Orioles stop Masahiro Tanaka for 8-0 win over Yankees in series finale Sunday


June 22, 2014|By Dan Connolly | The Baltimore Sun

NEW YORK -- It may have started in gut-punching fashion, but the Orioles left the Bronx on Sunday night feeling like they had just accomplished something significant.

Not only did they dominate in Sunday’s rubber match with an 8-0 blowout of the New York Yankees, but they beat pitching sensation Masahiro Tanaka and captured the series even after losing Friday night on a walkoff homer in the ninth inning.

“It’s huge, especially with being a division game on the road,” Orioles designated hitter Steve Pearce said. “And especially with the resilience we showed with the first night losing in the late innings. And then we came back and win the next two. We battled together as a team.”

The most important development Sunday is that, with the win, the Orioles (39-35) have moved into a tie with the Yankees for second place in the American League East, 11/2 games behind the Toronto Blue Jays.

Sunday’s subplots, though, were perhaps more interesting.

For one, the Orioles became the first AL team to hand Tanaka (11-2) a loss this year — the Chicago Cubs did it May 20, snapping Tanaka’s personal 34-game winning streak between Japan and the majors.

The Orioles also became the first team to beat the Yankees twice this season in a game that Tanaka has pitched. New York has won 12 of Tanaka’s 15 starts.

“It’s good timing,” Orioles manager Buck Showalter said. “Our guys did a good job of grinding, and he wasn’t carrying the same things that he’s usually armed with. We were fortunate not to catch a real good pitcher at the top of his game.”

Tanaka allowed three runs, six hi in seven innings on one walk and six hits, including a solo homer by rookie Jonathan Schoop.

Schoop, who entered Sunday batting just .150 in his previous 11 games, became the first major leaguer to homer twice against Tanaka when he hit a two-out solo shot in the second. That might sound familiar. Schoop’s first homer this season, on April 9, was in the second inning with no one on base and two outs. It, too, came on an elevated slider from Tanaka.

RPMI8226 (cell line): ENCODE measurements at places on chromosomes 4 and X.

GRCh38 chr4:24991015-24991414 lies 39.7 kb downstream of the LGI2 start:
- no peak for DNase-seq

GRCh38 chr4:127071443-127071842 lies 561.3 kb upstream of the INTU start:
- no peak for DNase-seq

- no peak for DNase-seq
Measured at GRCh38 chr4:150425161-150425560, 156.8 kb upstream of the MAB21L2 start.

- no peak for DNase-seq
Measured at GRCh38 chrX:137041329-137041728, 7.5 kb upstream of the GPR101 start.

“It means a lot because he is the best pitcher there,” said Schoop, who has six homers this season. “And I got two off him and never imagined I would get two.”

Schoop, who also had an RBI groundout against Tanaka, didn’t even hit the most memorable homer of the afternoon.

That honor goes to fellow rookie Caleb Joseph, whose ninth-inning home run against David Huff was the first of his major league career.

“Really exciting. To do it in Yankee Stadium. Such a historic place,” said Joseph, a 28-year-old who spent seven seasons in the minors before his promotion in May. “More than hitting the home run, it’s taking two out of three against the Yankees and gaining some leverage. Winning in this atmosphere makes it even more sweet.”

As he was rounding the bases, Joseph knew that his teammates were going to give him the silent treatment in the dugout, as they have been doing lately after some other meaningful home runs. So Joseph ran into the dugout and straight out of sight.

“Ran into the tunnel and kind of hid for a few minutes until they called me back out,” Joseph said. “It was fun.”

The Orioles quietly were pumped for Joseph. Showalter said the dugout was intently watching whether the fan who caught the homer in the left-field stands would throw it back, so that Joseph could retain the souvenir for his own trophy case — they did.

Orioles starter Chris Tillman said he was watching Joseph’s swing on television.

“I was screaming like a little girl in the clubhouse, I was so happy for him,” Tillman said. “I’ve been playing with him for a while, so it’s awesome to see.”

Tillman (6-4) also was a huge part of Sunday’s win — allowing four hits and four walks in seven shutout innings. Since lasting just one inning while giving up five runs on June 5 in Texas, Tillman has yielded just four runs in his past 20 innings (1.80 ERA), spanning three straight quality starts. That’s a huge relief for a club that is counting on Tillman to be its No. 1 starter.

“It's coming, it's definitely coming,” Tillman said. “Still have a lot of baseball left, a lot of starts left, and you always want to improve every time. The second you get comfortable, they'll knock you right on your butt, so you've got to stay focused and got to keep working.”

The tone was set for Tillman to succeed after his first batter. Brett Gardner tripled to right field, but he slid off third base and was tagged by Manny Machado. Initially, Gardner was ruled safe, but Showalter challenged the call, which was reversed after a 2-minute, 38-second delay.

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